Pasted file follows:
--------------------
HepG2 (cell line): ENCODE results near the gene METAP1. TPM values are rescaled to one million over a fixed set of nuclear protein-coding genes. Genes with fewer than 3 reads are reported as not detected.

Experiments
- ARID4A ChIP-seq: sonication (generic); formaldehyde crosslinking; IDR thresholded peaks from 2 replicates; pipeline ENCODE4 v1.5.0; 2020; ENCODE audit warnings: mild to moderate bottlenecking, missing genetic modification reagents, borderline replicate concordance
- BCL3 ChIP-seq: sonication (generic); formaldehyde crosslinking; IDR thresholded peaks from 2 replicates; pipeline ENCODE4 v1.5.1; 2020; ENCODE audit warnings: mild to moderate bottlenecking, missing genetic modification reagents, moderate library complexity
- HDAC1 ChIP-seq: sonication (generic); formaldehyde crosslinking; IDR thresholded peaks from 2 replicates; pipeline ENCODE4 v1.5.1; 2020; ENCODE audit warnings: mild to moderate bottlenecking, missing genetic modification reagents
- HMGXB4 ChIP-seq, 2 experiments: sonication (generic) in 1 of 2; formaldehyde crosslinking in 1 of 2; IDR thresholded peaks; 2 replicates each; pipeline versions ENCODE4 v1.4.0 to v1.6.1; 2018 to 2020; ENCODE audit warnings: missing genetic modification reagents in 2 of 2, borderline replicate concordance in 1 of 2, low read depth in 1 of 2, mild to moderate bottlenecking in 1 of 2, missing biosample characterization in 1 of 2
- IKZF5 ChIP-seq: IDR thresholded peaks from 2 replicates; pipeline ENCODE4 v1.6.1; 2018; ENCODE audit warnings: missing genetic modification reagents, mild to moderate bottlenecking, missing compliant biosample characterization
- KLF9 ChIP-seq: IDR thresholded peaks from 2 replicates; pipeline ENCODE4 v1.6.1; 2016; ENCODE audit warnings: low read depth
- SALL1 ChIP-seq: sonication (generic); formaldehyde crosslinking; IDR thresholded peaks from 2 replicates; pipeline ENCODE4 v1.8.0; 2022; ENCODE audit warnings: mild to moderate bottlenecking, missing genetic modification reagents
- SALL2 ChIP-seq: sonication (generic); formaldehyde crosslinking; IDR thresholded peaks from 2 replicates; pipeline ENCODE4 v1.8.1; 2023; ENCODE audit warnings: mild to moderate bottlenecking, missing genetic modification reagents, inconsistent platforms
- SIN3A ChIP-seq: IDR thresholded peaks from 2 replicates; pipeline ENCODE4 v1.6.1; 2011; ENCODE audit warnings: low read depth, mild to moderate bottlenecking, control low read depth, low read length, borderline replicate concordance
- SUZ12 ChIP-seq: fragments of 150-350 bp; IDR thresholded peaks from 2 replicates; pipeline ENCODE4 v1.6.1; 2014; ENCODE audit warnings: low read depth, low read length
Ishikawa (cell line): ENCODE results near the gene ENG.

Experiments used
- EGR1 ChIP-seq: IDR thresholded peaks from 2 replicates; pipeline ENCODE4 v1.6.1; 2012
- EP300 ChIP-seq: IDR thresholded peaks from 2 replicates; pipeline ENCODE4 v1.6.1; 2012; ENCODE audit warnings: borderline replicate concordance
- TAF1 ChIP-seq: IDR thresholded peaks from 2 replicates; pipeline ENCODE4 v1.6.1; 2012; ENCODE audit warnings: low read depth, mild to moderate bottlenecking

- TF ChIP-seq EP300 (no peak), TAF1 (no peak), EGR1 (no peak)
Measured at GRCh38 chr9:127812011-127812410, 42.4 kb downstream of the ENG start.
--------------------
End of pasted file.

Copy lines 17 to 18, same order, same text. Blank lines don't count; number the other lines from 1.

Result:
- TAF1 ChIP-seq: IDR thresholded peaks from 2 replicates; pipeline ENCODE4 v1.6.1; 2012; ENCODE audit warnings: low read depth, mild to moderate bottlenecking

- TF ChIP-seq EP300 (no peak), TAF1 (no peak), EGR1 (no peak)